But perhaps it does have something to offer. We are so dulled by the machine aesthetic, by the startling ease and speed it does things, by its flatness. We are so used to multiples that bear no relation to human energy, to print runs in the hundreds of thousands, millions even, to zapping what we refer to as “artwork” down telephone lines.
In letterpress, every action you make has an effect, if you ink thinly it prints thin, if you bleed the colours it prints that way. You can see the dust from the paper swirling in the sunlight, you can hear the treacly crackle as you ink the roller, you reel at the smell of the turpentine. Each little piece of type you ink bites itself into the paper. The surface of work printed by letterpress undulates minutely; the type sinks back, the ink has a sheen. Each print differs, even if only by tiny fractions, from its fellows, it is typography that has clearly and definitely been made by painstaking, and varying human effort. We forget that letterpress is as close as graphic design ever comes to the production of something unique.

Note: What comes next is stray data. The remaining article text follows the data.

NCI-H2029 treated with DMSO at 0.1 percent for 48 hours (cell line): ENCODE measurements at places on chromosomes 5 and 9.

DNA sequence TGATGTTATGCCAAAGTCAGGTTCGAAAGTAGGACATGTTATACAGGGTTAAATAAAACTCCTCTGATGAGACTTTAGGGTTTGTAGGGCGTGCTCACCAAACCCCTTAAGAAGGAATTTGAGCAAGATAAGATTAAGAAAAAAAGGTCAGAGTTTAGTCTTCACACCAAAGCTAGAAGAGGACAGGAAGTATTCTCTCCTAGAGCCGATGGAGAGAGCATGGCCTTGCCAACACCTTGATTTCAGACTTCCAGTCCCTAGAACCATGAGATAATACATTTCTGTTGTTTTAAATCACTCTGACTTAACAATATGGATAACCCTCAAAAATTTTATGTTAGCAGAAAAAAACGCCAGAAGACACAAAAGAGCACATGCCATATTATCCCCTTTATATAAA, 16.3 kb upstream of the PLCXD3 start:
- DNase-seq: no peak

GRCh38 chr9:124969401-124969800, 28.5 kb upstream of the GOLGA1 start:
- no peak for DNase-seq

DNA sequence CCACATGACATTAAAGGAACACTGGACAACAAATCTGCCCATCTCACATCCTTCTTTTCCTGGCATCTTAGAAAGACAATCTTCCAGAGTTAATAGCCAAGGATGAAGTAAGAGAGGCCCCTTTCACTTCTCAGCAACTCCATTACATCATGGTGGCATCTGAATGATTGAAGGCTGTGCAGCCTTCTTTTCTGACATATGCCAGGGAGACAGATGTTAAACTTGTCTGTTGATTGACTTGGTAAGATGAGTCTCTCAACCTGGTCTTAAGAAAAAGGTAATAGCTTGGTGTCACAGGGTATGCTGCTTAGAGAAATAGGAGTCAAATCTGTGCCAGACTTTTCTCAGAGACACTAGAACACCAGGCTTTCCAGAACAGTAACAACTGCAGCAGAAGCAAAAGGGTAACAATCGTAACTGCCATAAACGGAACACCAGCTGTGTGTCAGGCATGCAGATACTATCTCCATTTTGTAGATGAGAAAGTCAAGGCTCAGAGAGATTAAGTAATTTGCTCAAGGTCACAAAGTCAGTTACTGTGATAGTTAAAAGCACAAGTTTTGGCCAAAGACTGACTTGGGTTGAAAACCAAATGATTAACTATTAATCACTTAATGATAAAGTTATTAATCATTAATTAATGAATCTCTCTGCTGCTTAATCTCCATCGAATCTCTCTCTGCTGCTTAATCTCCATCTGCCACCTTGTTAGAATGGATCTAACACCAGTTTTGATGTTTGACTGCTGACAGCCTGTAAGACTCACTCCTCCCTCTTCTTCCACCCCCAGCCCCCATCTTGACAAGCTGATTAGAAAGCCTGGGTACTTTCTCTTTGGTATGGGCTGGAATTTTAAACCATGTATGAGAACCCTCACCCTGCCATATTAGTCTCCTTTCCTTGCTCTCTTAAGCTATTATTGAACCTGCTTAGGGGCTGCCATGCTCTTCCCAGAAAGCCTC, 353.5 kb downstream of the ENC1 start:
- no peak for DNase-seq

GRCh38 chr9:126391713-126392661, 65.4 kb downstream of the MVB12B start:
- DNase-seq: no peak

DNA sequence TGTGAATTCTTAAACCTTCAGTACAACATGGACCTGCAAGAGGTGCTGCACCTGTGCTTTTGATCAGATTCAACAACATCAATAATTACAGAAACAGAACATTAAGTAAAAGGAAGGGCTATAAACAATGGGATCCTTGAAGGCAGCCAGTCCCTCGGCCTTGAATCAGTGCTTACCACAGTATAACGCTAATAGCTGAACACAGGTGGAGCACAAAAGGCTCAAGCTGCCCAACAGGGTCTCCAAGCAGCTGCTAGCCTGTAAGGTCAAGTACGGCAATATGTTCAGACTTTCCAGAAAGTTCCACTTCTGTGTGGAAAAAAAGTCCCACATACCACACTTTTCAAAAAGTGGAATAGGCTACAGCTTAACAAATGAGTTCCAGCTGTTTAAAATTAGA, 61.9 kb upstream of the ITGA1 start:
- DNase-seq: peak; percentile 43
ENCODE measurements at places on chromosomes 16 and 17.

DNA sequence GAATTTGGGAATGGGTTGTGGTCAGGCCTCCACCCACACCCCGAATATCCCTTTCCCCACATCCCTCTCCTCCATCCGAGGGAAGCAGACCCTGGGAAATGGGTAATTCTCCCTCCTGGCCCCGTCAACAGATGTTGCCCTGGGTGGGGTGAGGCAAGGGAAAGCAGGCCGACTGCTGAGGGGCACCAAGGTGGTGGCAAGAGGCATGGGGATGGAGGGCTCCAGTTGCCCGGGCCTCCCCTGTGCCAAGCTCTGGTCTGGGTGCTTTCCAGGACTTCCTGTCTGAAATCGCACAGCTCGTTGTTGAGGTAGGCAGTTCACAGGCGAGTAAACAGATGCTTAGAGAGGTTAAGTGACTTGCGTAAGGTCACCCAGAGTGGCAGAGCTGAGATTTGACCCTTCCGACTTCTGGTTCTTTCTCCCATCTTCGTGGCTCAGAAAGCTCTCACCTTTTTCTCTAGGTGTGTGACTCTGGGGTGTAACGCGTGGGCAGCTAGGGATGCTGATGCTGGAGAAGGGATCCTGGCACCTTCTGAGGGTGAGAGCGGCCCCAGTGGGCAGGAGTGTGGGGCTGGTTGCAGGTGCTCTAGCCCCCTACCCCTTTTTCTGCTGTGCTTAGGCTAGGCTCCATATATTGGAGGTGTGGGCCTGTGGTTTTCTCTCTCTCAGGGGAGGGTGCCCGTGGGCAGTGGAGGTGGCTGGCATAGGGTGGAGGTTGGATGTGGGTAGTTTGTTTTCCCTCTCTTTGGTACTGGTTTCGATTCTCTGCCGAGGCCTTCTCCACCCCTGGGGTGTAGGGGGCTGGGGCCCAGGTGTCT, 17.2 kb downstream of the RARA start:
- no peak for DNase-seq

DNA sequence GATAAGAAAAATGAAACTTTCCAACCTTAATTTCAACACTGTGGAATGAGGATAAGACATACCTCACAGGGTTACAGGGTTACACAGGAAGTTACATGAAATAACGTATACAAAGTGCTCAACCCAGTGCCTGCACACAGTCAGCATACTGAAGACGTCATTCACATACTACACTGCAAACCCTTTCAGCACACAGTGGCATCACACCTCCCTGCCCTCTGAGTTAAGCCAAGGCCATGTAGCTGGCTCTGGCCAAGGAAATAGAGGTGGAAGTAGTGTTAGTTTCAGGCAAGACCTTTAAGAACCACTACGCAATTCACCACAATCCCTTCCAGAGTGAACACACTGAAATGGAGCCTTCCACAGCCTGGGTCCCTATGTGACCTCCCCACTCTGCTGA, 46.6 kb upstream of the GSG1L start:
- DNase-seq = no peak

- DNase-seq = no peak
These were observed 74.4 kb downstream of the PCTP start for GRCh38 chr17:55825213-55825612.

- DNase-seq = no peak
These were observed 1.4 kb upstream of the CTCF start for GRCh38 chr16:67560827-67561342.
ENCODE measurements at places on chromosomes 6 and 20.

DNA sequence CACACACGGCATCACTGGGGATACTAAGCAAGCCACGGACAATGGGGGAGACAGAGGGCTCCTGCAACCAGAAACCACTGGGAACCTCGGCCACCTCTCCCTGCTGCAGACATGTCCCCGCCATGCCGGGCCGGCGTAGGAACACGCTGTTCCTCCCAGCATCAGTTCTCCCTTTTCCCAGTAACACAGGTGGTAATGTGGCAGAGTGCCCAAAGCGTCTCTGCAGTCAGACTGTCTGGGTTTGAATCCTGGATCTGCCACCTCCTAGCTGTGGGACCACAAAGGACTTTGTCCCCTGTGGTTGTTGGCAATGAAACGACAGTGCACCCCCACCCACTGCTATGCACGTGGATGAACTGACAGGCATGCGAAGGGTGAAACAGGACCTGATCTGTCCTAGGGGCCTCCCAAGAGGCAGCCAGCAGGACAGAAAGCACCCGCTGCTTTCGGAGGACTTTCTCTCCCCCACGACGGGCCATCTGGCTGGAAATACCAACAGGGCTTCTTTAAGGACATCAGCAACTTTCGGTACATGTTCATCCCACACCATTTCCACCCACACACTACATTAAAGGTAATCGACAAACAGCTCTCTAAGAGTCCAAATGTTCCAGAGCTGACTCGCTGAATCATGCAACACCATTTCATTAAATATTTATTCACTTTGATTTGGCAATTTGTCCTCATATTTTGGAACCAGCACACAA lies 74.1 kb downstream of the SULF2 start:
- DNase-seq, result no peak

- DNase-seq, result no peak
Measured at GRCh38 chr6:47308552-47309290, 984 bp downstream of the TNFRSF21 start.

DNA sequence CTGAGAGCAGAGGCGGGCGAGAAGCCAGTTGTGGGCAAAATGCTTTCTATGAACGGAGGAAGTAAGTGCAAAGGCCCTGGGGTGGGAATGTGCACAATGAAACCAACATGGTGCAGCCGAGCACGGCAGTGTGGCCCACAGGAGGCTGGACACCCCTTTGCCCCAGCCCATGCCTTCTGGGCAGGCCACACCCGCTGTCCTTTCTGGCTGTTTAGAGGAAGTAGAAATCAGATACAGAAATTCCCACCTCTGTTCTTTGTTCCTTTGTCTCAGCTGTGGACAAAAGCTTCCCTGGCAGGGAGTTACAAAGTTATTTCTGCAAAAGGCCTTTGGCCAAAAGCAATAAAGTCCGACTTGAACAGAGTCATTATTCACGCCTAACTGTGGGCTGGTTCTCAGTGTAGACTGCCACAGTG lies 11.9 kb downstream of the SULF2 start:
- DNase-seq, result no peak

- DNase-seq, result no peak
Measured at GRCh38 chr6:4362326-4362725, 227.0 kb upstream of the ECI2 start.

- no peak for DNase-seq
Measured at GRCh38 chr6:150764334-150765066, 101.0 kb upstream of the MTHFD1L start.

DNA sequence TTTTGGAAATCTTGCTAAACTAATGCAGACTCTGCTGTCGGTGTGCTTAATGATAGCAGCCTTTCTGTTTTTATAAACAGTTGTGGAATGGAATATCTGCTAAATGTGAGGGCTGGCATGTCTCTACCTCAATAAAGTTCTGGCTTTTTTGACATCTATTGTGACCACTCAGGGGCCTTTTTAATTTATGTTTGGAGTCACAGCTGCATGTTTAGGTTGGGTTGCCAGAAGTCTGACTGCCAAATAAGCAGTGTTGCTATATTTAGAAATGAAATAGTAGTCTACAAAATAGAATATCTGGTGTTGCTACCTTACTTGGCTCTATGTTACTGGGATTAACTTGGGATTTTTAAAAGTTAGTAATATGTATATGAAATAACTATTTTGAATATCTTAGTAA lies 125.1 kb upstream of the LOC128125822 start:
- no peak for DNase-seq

Every designer and typographer has to use type. Froshaug said: “Typography is a grid”, and this is nowhere more apparent than when you use type that is physically manifested as elements of a grid. It does not need to be trapped by that grid, but the grid must be understood and worked with. Pentagram partner Michael Bierut once said, “Some designers fill in their educational gaps as they go along, some just fake it.” Whichever way you feel your instincts pulling you, to understand how type got to be that way and use it well in that tradition, or to flout convention and release type from the forme to develop in new ways, the start point is an understanding of the process and history of letterpress. “Admit constraints,” says Froshaug. “Then, having admitted, fill with discovery.”